Australia increasingly retains its spot at the forefront of renewable energy use, with about one in four houses using solar panels. Outpacing nations such as Germany, Japan, and energy-conscious states such as Califonia, the national transition to renewable energy from wind and solar has already begun. In this blog, we discuss the major reason why Australians are switching to renewable energy sources such as solar and away from expensive energy companies.
1) Saving Money
One of the main reasons Australians are switching to renewable energy sources such as solar is the financial gains associated with such a choice.
Currently, the majority of Australians get their electricity from energy companies that use market power to drive up electricity prices resulting in the cost of electricity rising almost 120% in the last ten years. As the price of electricity has gone up, the cost of solar panels has gone down. State governments continue to offer incentives to utilise renewable energy, making homeowners reluctant to rely on the electricity grid.
Going solar lets, you slash your electricity bill or wipe it out entirely as your home becomes the source of energy. By locking in your own electricity rates for years to come, homeowners are unaffected by price hikes from electricity companies. This, along with increased resale values of your home can mean that not only is solar energy the practical choice, but it is also the economical choice.
2) Good for the Environment
At the 2015 United Nations Climate Conference, Australia along with 173 other countries, signed the Paris Agreement pledging to keep the global temperature from rising more than 2 degrees by the end of the 21st Century.
Australia has a strong portfolio of solar energy, and if harnessed correctly, we as a nation could by 2040 rely on renewable energy for up to 90 percent of electricity generation. With state government incentives for solar panels as well as batteries to store power, Australia remains a world player in the changing landscape of energy sources.
3) Power during a blackout
Australia has not been immune to the possibility of blackouts in peak energy use season such as summer when soaring temperatures have seen an increase in the demand for appliances like air-conditioners being relied upon heavily. South Australia was affected greatly from blackouts, given the diminished effectiveness of their power grid. Making a deliberate effort to transfer to renewable energy, the State has taken the matter on board and supported incentives for solar panels and battery’s which prevent homes from being unduly affected by blackouts.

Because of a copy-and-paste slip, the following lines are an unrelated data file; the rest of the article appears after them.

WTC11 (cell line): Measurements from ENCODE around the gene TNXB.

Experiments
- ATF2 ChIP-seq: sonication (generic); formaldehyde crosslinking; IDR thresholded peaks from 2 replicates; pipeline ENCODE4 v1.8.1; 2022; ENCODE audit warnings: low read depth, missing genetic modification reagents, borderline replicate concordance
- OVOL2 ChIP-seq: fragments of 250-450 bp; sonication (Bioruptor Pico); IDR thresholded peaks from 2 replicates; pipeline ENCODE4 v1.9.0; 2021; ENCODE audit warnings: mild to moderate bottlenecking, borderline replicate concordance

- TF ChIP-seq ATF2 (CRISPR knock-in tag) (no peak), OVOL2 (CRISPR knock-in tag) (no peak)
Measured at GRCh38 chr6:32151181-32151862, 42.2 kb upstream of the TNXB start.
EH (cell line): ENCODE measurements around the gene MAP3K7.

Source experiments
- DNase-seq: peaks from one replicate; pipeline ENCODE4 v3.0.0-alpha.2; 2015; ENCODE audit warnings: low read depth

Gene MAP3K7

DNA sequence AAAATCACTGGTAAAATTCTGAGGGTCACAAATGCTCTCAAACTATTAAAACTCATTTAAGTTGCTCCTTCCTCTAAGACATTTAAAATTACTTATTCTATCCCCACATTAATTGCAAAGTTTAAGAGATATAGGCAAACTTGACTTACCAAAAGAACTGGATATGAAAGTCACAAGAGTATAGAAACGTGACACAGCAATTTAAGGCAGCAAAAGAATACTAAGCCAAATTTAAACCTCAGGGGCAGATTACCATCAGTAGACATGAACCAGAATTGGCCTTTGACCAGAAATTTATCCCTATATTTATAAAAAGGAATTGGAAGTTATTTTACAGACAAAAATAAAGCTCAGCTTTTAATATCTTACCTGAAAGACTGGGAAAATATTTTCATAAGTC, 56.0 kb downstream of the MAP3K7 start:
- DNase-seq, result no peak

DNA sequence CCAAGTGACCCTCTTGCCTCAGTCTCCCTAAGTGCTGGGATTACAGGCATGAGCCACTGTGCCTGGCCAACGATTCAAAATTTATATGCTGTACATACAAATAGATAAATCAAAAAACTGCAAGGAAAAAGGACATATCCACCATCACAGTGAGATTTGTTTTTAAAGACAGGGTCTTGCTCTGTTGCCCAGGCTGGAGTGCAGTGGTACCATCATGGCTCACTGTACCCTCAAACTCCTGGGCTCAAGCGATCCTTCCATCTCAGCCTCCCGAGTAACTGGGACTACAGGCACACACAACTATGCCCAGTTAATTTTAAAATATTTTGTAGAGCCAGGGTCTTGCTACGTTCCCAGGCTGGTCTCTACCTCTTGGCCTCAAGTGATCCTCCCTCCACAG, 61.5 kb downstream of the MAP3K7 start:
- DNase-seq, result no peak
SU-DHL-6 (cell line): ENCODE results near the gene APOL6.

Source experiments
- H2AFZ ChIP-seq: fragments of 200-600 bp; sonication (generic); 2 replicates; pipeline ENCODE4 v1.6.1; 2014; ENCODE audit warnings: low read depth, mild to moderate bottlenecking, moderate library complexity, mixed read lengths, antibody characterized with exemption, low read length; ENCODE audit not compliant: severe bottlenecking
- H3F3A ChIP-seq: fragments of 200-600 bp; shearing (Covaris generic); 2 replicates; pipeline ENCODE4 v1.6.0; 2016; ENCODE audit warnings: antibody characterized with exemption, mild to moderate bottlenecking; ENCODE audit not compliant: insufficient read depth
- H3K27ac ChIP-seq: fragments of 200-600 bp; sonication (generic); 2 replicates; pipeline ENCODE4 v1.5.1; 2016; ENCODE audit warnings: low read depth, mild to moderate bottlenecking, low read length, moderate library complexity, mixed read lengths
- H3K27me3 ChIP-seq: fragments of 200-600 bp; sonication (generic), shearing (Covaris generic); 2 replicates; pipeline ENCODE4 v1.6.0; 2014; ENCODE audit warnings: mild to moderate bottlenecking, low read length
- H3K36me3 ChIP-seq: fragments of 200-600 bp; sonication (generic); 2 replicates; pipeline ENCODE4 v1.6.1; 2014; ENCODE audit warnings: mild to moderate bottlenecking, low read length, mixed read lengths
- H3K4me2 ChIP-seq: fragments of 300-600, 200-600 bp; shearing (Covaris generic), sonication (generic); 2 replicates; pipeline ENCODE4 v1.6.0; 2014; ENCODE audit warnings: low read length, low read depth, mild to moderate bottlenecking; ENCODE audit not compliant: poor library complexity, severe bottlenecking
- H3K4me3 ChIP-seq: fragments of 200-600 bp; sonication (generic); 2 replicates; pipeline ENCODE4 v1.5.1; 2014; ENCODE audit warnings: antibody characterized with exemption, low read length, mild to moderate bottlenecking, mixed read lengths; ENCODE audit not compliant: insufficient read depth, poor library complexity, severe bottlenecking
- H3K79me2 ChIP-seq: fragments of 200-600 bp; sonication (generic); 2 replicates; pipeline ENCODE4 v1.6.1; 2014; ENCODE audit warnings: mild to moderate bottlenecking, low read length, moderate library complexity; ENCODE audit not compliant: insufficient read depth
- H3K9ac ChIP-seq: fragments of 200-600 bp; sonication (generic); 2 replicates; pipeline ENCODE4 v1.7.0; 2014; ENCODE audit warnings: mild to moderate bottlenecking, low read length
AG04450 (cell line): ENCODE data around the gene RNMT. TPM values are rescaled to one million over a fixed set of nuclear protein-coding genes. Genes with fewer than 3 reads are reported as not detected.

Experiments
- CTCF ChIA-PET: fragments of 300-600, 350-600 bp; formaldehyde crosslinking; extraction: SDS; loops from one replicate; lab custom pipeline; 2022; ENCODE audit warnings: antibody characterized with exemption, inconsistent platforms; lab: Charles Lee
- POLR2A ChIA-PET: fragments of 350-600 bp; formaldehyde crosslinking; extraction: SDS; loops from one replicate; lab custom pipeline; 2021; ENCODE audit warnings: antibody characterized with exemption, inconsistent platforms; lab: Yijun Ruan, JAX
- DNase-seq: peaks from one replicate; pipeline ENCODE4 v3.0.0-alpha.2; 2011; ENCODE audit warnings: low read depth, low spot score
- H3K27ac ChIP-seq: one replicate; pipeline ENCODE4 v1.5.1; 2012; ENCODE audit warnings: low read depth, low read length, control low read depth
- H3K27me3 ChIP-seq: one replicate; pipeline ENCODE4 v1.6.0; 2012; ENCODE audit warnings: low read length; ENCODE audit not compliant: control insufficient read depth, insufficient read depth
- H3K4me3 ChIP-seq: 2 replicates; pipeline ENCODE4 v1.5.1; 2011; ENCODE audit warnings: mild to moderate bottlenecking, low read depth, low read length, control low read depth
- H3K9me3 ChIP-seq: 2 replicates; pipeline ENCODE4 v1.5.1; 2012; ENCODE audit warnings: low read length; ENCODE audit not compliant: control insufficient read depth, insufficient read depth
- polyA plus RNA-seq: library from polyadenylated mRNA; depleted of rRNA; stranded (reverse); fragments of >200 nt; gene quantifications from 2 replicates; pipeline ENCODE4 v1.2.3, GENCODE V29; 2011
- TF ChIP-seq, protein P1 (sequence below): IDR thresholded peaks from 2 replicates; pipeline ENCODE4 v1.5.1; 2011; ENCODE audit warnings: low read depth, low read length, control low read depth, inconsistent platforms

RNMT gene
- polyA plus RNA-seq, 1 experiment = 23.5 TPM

Solar energy in your home allows you to be the source of power, so if the electricity grid goes down, it doesn’t mean you do too. You can store solar energy in your home provided you have batteries, which allows you to maintain power, store power, and even continue producing power, even during a blackout.
4) Reduce your greenhouse gas emissions
As the global temperature increases and the Australian summers sizzle, the need for appliances such as air conditioners soars. By using the electricity grid, we pump the atmosphere with more carbon dioxide, which in turn heats the atmosphere and temperatures rise.
You can do your part to halt the cycle by switching to solar, leaving you with the air conditioner on but your electricity bill low and looking after the environment for years to come. When going solar to generate electricity, homeowners are contributing to a sustainable future and supporting the global commitment to fight climate change.
Australia is moving towards a more reliable, economically viable, and sustainable system of energy production with reduced costs and harmful side effects for the environment. This is the more economically valid position to take and luckily is the more environmentally friendly option also. Those considering coal as an energy source are considering more expensive and dirtier power, which as a nation and around the world does not line up with the current view on climate change and our commitment to preserving the environment.